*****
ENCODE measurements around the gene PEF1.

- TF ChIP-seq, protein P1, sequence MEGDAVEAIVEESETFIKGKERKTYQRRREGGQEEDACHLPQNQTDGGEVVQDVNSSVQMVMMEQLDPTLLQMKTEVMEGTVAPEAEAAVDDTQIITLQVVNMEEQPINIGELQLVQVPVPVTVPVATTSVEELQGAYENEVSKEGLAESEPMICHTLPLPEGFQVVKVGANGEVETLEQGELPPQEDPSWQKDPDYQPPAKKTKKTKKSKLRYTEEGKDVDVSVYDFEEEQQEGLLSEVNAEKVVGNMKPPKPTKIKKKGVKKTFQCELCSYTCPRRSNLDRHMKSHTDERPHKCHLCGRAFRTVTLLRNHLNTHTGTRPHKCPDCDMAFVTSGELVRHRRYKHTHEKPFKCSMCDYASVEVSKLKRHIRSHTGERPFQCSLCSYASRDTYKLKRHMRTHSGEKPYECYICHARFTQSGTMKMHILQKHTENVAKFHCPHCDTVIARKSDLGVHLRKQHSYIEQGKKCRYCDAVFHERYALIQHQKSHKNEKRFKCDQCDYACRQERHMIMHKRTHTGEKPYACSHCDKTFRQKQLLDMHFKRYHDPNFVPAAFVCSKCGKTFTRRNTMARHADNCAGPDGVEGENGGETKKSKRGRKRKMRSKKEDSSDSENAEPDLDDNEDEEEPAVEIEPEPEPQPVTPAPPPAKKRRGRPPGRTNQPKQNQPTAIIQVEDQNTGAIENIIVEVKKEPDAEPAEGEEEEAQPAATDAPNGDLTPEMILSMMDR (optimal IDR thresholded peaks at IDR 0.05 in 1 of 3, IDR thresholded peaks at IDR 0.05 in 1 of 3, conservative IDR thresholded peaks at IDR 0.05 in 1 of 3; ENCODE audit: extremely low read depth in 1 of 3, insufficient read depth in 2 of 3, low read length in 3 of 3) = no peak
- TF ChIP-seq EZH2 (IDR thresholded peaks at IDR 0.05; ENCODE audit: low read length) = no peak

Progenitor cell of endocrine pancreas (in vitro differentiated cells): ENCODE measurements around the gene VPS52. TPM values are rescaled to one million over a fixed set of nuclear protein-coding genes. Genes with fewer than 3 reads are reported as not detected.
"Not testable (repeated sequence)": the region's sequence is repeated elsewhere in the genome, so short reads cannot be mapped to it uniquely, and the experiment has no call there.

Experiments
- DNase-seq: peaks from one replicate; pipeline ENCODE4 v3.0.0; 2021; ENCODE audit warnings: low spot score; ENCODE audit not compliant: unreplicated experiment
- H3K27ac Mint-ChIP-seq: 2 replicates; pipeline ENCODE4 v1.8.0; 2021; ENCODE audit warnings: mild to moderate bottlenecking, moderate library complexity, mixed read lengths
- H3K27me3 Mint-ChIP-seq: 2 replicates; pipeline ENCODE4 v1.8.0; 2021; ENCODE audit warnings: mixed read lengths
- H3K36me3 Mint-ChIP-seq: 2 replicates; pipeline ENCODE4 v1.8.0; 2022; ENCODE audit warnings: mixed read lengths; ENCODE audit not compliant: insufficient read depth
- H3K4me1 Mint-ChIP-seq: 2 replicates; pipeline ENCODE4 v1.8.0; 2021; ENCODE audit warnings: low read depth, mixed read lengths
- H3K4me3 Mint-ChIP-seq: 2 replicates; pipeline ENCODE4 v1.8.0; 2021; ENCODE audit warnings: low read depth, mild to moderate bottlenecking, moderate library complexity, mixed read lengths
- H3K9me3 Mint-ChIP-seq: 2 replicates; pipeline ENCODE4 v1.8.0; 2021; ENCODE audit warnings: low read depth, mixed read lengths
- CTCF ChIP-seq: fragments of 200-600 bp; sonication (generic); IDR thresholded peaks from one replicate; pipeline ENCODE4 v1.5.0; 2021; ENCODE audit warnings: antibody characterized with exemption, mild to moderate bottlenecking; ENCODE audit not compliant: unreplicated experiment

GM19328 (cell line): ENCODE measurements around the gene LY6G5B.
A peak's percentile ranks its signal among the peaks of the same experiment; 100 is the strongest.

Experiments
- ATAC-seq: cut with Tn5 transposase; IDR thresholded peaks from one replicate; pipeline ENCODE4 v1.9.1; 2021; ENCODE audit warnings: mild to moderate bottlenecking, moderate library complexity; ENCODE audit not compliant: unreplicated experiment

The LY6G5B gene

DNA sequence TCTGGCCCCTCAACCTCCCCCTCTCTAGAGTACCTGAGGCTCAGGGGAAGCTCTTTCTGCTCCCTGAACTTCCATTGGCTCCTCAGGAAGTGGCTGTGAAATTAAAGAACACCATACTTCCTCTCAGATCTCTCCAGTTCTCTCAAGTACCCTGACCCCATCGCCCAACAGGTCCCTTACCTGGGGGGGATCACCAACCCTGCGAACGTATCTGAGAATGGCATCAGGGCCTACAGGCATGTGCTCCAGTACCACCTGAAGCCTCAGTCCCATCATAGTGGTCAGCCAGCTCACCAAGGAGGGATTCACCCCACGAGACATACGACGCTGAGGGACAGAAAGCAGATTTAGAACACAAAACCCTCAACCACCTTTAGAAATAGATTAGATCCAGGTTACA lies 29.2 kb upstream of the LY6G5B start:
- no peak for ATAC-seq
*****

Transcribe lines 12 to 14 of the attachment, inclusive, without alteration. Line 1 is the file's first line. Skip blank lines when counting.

- H3K4me3 Mint-ChIP-seq: 2 replicates; pipeline ENCODE4 v1.8.0; 2021; ENCODE audit warnings: low read depth, mild to moderate bottlenecking, moderate library complexity, mixed read lengths
- H3K9me3 Mint-ChIP-seq: 2 replicates; pipeline ENCODE4 v1.8.0; 2021; ENCODE audit warnings: low read depth, mixed read lengths
- CTCF ChIP-seq: fragments of 200-600 bp; sonication (generic); IDR thresholded peaks from one replicate; pipeline ENCODE4 v1.5.0; 2021; ENCODE audit warnings: antibody characterized with exemption, mild to moderate bottlenecking; ENCODE audit not compliant: unreplicated experiment